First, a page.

You are currently viewing ‘Save Our Sausages’ – How People React to Change 

‘Save Our Sausages’ – How People React to Change 

This may seem like a bit of an odd title, but it’s actually a real example of a petition set up by employees in a business I worked in (yes, really!).  

The organisation was going through a lot of change, which involved people’s roles changing, and unfortunately a lot of roles were going to be lost. 

The petition 

The ‘Save Our Sausages’ petition appeared by the till in the canteen, as there was a proposal to stop providing cooked breakfast every day, to try and save some money on the catering contract. I heard more people talking about the ‘Save Our Sausages’ petition than the actual job losses. 

People’s reactions 

This might sound strange, but some people were very angry about the loss of cooked breakfast. This felt like a step too far for them. Others who were either having to make roles redundant in their team or were at risk of losing their own job were furious about what they saw as a ‘first-world problem’. 

I personally found it funny and frustrating at the same time. My team and I were putting loads of energy into setting up employee forums to try and understand how people were feeling, to help us manage this horrible situation (the job losses, not the sausage losses). 

There were people who felt passionate about being the voice for others, so they joined the forums, but it seemed like more people were talking about the breakfast petition. Some of the leaders were furious and wanted the petition removed immediately. Others thought it was funny and signed their names.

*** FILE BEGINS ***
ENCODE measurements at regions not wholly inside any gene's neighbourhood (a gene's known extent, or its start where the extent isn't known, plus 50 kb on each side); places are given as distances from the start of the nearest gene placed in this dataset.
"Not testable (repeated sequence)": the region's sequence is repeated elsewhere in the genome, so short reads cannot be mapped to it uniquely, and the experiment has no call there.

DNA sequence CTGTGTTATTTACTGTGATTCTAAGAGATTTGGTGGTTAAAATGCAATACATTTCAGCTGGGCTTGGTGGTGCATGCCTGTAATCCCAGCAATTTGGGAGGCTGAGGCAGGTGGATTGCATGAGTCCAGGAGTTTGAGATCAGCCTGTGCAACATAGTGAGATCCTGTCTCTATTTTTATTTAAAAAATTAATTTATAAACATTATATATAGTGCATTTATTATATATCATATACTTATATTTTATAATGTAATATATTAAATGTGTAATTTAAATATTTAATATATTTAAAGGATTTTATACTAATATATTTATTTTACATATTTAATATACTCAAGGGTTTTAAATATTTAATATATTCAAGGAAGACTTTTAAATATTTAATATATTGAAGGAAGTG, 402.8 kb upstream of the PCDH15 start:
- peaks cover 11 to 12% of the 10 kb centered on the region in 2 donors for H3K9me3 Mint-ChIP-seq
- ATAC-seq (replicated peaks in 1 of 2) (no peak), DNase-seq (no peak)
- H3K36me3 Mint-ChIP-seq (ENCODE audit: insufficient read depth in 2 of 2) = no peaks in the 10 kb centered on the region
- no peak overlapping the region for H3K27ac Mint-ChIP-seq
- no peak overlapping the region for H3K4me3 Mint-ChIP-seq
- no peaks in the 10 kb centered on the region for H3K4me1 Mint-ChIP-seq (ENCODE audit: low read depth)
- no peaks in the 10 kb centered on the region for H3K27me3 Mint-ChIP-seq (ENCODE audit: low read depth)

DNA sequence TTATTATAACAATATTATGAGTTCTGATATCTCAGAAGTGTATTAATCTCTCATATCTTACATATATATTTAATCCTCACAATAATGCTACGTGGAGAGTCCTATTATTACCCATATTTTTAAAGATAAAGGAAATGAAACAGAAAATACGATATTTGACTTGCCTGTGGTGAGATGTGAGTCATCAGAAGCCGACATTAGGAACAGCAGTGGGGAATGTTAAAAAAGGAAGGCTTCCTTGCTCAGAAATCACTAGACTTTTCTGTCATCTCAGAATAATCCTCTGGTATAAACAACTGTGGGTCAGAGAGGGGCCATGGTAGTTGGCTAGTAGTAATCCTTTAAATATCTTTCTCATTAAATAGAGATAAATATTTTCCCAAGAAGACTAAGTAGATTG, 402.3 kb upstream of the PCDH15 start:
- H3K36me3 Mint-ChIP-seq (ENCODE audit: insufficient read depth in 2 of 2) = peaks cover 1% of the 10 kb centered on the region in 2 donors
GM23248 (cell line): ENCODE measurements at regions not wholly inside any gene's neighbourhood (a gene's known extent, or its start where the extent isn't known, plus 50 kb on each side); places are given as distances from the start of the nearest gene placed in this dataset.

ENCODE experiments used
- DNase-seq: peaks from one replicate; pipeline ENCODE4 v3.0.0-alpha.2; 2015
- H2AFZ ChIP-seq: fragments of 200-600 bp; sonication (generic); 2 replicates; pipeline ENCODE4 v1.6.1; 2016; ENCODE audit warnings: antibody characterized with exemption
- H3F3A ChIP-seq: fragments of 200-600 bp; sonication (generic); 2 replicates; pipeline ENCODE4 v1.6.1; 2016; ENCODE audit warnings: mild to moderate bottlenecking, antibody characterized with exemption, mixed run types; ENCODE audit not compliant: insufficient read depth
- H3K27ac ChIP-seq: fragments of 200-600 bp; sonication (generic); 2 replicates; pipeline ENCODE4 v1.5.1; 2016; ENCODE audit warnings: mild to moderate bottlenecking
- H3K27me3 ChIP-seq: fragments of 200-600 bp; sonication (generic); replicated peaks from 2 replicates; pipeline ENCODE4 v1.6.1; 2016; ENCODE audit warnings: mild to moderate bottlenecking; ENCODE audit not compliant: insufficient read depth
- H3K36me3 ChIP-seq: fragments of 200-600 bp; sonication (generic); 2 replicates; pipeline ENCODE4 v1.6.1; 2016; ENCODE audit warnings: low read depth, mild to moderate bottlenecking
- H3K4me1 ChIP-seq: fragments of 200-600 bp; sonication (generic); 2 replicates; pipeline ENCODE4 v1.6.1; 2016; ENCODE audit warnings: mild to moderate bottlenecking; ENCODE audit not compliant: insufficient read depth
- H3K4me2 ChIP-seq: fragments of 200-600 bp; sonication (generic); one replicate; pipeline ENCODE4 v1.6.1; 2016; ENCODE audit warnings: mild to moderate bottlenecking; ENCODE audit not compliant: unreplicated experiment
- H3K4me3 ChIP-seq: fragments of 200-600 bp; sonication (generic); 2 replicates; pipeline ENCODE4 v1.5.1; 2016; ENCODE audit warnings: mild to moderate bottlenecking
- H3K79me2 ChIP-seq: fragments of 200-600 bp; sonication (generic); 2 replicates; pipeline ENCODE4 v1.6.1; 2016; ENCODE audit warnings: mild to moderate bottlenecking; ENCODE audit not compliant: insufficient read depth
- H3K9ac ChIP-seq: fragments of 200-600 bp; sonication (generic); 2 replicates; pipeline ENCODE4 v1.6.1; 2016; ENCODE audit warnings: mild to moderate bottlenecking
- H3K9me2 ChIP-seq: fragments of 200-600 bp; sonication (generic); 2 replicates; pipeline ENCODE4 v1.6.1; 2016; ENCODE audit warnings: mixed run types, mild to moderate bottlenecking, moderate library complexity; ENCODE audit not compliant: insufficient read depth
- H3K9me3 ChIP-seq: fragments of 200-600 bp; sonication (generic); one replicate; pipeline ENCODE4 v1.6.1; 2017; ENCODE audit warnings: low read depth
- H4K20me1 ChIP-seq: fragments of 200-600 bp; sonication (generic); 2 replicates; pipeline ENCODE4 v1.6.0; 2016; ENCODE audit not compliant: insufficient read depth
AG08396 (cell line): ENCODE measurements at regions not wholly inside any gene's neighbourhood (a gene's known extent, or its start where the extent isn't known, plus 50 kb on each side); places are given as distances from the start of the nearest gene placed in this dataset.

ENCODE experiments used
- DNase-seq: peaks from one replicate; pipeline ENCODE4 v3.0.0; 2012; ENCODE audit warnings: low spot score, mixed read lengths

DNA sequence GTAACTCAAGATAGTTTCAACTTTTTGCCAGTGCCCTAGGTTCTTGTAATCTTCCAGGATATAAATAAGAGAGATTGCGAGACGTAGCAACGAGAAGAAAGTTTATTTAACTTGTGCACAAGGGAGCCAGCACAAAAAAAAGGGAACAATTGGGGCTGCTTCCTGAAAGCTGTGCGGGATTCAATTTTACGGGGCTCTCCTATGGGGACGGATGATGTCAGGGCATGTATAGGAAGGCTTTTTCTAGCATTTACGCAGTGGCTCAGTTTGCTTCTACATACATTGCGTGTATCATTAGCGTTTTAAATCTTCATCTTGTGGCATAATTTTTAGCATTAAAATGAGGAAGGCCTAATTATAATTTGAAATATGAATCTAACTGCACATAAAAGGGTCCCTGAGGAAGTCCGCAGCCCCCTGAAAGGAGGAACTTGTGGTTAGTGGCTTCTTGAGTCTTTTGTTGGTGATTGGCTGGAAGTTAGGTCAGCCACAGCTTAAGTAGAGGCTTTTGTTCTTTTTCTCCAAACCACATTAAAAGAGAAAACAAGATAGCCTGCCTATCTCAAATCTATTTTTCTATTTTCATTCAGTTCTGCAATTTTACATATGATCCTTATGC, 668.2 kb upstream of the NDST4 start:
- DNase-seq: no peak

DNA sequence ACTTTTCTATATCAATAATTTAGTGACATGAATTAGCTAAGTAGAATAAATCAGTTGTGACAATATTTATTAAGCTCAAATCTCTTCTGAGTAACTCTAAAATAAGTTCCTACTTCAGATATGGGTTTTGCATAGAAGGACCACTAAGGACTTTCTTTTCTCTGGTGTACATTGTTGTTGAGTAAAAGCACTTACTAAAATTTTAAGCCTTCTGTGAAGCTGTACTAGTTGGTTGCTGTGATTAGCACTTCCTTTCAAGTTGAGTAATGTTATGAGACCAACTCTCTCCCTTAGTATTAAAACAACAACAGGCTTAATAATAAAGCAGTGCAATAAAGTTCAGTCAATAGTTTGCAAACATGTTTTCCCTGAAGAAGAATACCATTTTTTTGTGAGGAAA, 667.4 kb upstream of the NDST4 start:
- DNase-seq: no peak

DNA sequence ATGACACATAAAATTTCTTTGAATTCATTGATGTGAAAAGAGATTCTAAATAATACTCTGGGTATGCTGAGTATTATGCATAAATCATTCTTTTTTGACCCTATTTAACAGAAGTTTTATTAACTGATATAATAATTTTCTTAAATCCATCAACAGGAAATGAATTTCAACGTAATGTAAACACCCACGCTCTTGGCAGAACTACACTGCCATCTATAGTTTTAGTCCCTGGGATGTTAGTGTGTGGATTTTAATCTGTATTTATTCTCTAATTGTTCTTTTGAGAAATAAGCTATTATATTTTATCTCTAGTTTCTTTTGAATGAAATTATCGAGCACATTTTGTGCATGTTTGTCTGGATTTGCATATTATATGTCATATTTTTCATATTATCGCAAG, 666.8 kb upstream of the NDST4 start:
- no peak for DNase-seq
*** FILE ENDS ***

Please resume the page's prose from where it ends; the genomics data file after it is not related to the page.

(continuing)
I chose to look at the sausage issue from my own point of view. So, I didn’t sign it, because I wasn’t fussed about having hot breakfast available every day. 

The key takeaway 

However, the sausage petition itself is a useful example of people expressing their feelings about change. Sometimes they don’t verbalise it in a way that we find constructive. Or it can feel like it’s focused on a trivial issue that doesn’t deserve much attention. So, you can find yourself thinking, “I haven’t got time to deal with this crap. I’ve got more important things to do”. 

The most helpful way to look at this sort of ‘noise’ is as something that we should choose to engage with. Even if the conversation had started about sausages, maybe opening it up would have led to a bigger conversation about the things that were happening that people were too scared to talk about. 

Perhaps talking about losing sausages wasn’t really about sausages after all. So, the next time someone in your team is passionate about something you think is trivial, you should talk to them about it and check if there’s really anything else going on. Who knows, maybe the sausages were worth saving after all. 

Do you struggle to engage in difficult conversations, or to handle the emotional aspects of managing a team? Take a look at my development courses, or get in touch today to find out how we can help you. 

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